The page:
By Brent Stecker
The Chris Petersen era is upon Washington.
The Huskies set to begin their first spring practice Tuesday under the former Boise State mentor, who brings a 92-12 career record, numerous former Broncos assistants and a reputation for intensely-focused practices to Montlake. But for as much hoopla and hype Petersen brought to the program with his hiring, there are some pressing matters from this offseason that will be at the forefront this spring.
Here are the five biggest questions as Washington begins spring practice:
1. Who is the quarterback?
Sophomore Cyler Miles was the odds-on favorite to replace the graduated Keith Price as the starting quarterback, but his indefinite suspension for a violation of team rules threw a giant wrench into those plans. Miles was suspended Feb. 6 along with wide receiver Damore'ea Stringfellow, four days after two Washington players allegedly assaulted a man near campus on the night of the Seahawks' Super Bowl win. Jeff Lindquist, a 6-foot-3, 236-pound sophomore, and Troy Williams, a 6-2, 200-pound redshirt freshman, will battle it out to be Washington's signal-caller come Tuesday.
2. Is the rocky transition to the Petersen era over?
The suspensions of Miles and Stringfellow weren't the only negative headlines the Huskies made after Petersen replaced Steve Sarkisian as Washington's head coach last December. In between Petersen's hiring and UW's Fight Hunger Bowl win last December, defensive-line coach Tosh Lupoi and the Washington program were investigated by the NCAA over allegations that Lupoi paid for a recruit's tutoring. Though the NCAA closed the case in February and said no penalties would be handed out, Lupoi is no longer associated with the school after a $300,000 separation settlement was reached. Even with Lupoi out of the picture, it's yet to be seen if Petersen and his influx of new assistants have turned a completely new leaf for the program.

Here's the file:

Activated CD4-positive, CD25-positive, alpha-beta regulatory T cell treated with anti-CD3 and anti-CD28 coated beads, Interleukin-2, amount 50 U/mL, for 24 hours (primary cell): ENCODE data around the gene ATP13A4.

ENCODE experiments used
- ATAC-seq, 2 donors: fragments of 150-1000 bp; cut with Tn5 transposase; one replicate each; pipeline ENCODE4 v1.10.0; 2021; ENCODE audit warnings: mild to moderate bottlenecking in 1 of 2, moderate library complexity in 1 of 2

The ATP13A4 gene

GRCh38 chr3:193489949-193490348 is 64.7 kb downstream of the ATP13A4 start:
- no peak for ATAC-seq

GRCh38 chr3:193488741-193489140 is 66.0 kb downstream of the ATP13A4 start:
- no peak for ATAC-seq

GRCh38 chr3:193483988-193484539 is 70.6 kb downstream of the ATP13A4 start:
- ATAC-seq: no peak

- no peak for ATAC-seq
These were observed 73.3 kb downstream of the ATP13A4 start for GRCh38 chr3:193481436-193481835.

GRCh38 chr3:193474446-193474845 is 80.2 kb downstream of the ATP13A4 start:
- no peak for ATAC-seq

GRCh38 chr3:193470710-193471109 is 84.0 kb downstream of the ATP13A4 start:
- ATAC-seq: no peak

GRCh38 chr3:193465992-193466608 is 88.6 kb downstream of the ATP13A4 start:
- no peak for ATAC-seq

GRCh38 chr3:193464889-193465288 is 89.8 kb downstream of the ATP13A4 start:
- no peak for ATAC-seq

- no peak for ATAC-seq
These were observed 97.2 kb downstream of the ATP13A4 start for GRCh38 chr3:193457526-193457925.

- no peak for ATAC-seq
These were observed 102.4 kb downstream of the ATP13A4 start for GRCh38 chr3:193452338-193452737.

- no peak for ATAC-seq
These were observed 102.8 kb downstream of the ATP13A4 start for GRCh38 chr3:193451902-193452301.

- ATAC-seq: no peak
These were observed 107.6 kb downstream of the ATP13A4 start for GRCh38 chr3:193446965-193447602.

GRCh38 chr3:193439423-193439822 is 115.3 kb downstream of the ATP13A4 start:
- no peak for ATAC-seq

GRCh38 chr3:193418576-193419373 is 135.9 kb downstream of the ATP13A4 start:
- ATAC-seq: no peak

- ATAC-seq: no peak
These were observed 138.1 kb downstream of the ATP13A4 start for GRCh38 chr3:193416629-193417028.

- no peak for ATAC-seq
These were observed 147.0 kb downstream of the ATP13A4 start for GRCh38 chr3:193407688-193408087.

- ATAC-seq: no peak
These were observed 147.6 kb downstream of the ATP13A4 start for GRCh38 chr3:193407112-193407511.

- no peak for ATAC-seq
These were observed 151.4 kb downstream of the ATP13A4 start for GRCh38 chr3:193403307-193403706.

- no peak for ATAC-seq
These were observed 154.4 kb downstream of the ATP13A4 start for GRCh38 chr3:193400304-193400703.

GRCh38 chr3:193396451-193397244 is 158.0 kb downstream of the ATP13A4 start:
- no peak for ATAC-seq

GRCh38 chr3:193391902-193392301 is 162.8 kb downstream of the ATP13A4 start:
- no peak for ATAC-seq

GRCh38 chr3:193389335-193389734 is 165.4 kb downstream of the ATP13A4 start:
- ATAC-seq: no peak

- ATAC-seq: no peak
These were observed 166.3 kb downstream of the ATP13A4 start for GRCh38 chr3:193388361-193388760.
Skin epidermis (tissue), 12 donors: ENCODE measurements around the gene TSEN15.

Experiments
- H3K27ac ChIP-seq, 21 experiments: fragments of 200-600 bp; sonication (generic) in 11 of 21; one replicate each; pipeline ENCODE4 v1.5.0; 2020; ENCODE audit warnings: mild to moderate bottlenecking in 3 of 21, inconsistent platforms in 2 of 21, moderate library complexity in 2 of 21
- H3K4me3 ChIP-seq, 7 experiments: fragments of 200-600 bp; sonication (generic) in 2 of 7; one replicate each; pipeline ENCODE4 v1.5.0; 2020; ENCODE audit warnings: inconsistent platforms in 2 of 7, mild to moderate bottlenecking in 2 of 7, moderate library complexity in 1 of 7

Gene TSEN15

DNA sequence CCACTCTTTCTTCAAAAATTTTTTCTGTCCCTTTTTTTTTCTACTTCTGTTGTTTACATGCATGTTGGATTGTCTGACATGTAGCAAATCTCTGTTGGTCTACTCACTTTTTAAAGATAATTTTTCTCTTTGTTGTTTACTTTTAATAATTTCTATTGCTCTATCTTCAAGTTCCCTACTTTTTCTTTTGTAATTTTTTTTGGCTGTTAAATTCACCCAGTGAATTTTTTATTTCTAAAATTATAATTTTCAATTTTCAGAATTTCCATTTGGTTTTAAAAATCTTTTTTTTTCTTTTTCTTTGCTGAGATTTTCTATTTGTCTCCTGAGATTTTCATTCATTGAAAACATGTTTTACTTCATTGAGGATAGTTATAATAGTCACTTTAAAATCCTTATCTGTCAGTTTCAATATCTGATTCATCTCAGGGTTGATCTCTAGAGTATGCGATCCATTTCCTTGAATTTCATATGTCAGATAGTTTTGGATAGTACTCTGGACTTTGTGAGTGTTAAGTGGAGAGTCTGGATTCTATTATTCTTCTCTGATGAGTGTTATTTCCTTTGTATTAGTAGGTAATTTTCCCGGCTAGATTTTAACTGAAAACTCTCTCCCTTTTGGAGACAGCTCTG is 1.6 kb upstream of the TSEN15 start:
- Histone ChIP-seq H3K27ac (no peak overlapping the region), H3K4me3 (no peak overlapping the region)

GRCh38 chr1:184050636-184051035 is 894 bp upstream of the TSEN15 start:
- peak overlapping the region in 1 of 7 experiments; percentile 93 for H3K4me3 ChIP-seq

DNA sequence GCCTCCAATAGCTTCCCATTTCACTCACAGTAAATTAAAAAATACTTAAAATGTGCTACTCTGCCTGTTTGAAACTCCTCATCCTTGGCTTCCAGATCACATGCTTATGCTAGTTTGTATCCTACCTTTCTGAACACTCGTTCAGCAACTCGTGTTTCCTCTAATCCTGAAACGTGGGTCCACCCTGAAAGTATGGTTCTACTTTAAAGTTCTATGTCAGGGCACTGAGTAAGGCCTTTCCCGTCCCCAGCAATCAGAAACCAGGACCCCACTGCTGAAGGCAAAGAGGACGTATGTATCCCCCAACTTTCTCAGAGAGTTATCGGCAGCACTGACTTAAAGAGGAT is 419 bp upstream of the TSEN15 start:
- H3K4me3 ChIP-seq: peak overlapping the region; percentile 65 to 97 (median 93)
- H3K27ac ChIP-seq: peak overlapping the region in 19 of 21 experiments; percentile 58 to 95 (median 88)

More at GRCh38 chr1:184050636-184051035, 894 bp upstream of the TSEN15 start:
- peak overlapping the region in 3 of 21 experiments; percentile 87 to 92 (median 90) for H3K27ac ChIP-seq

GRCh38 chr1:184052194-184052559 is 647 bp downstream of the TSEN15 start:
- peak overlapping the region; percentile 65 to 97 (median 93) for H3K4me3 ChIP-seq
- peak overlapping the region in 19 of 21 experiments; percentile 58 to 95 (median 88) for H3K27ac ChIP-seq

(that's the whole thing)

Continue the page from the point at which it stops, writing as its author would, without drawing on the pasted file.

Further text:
3. What kind of offense will Petersen be running?
The Huskies had a fair amount of success in their first season of an up-tempo, no-huddle offense in 2013, but with Sarkisian gone and Miles' familiarity with it not part of the equation at the moment, Petersen's options are seemingly wide open when it comes to what system he'll look to run. For what it's worth, Petersen also ran an up-tempo offense last season with Boise State, though he's well-known for building an offense around the skills of his quarterback. And when it comes to that, refer back to question No. 1.
4. Will Dwayne Washington emerge as Bishop Sankey's replacement?
With Bishop Sankey busy climbing up NFL draft boards, the Huskies are on the lookout for their new workhorse running back to follow in his record-breaking footsteps. Washington, a freshman in 2013, rushed for 332 yards and four touchdowns on 47 carries, including a breakout 141-yard performance against Oregon State. He'll certainly have competition, but spring practices will be his chance to establish that it's his job to lose.
5. Will John Ross seize a golden opportunity?
Expect a lot of eyes to be on John Ross, the wide receiver/kick returner who was regarded as the fastest Husky throughout his freshman season in 2013. His receiving stats weren't exactly notable – 16 receptions, 208 yards, one touchdown and just two games of 50 or more yards – but his electrifying 100-yard kickoff return for a touchdown in the Fight Hunger Bowl established him as a player to watch when spring rolled around. His spot as a returner won't be in question, but with Stringfellow missing and Kasen Williams likely to take it easy coming off a broken leg and displaced ligaments in his foot, will Ross take it as a chance to prove he's a viable starting receiver?